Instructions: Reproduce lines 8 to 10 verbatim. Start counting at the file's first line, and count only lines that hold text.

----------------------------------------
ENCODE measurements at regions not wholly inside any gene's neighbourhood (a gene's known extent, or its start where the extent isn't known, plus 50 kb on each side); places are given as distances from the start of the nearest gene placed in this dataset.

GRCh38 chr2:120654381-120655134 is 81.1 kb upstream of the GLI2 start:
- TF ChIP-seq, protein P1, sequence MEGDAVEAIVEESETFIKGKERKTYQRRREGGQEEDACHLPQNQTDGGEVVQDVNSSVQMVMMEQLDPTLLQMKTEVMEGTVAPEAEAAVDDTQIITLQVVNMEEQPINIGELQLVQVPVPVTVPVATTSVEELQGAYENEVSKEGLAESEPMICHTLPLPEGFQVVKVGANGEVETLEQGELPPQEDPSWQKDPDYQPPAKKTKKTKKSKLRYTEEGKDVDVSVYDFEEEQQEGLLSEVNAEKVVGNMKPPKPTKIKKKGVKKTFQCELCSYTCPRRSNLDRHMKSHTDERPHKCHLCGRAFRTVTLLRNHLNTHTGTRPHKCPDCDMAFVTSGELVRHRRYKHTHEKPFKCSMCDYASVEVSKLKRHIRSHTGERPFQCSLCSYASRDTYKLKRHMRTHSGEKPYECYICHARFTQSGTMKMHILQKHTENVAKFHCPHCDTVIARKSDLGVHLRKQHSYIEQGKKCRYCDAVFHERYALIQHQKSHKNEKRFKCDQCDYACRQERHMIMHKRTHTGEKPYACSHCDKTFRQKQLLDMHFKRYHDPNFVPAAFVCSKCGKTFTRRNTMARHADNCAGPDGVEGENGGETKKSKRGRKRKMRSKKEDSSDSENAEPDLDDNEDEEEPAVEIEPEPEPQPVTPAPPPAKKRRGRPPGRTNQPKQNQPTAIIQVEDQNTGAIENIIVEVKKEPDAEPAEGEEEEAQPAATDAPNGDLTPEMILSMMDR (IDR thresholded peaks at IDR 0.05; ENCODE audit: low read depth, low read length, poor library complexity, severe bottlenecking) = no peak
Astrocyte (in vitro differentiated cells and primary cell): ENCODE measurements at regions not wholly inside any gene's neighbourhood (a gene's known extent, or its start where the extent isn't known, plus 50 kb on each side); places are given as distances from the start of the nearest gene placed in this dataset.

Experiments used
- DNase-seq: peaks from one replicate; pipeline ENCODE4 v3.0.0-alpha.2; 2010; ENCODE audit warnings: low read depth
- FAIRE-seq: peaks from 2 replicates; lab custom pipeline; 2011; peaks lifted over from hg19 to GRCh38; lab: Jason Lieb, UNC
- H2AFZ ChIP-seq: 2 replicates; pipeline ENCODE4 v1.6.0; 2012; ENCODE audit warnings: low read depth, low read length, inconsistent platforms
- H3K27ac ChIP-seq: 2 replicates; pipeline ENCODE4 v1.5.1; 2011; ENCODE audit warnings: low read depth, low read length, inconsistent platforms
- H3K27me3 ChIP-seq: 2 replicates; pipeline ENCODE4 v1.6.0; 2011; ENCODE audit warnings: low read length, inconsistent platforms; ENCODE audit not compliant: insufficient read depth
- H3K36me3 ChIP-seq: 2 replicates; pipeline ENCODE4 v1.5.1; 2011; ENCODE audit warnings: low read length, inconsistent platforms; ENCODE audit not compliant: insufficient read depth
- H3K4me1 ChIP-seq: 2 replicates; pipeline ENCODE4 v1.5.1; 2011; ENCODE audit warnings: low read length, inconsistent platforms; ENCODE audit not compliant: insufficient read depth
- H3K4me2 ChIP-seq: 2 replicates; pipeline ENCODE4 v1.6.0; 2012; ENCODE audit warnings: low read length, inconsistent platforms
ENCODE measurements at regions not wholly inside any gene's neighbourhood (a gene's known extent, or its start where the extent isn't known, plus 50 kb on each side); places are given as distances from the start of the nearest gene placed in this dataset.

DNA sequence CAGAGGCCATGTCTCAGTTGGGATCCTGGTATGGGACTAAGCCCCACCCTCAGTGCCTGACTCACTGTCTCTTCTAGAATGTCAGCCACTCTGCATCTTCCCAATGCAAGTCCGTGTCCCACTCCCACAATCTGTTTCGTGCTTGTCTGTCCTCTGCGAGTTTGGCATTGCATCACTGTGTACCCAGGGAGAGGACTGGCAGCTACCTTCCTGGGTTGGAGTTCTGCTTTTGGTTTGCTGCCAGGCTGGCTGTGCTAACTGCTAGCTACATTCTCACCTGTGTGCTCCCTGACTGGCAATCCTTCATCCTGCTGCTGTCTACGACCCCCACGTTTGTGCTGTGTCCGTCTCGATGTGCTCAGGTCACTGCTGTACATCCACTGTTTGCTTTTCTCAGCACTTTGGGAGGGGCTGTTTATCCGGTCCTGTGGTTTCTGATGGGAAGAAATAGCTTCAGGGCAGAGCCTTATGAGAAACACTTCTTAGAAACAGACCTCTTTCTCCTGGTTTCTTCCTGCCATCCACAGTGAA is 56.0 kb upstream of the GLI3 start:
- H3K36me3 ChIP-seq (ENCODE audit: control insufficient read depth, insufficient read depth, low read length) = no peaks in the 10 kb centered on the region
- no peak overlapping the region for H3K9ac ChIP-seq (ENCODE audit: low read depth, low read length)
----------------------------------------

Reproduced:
- H2AFZ ChIP-seq: 2 replicates; pipeline ENCODE4 v1.6.0; 2012; ENCODE audit warnings: low read depth, low read length, inconsistent platforms
- H3K27ac ChIP-seq: 2 replicates; pipeline ENCODE4 v1.5.1; 2011; ENCODE audit warnings: low read depth, low read length, inconsistent platforms
- H3K27me3 ChIP-seq: 2 replicates; pipeline ENCODE4 v1.6.0; 2011; ENCODE audit warnings: low read length, inconsistent platforms; ENCODE audit not compliant: insufficient read depth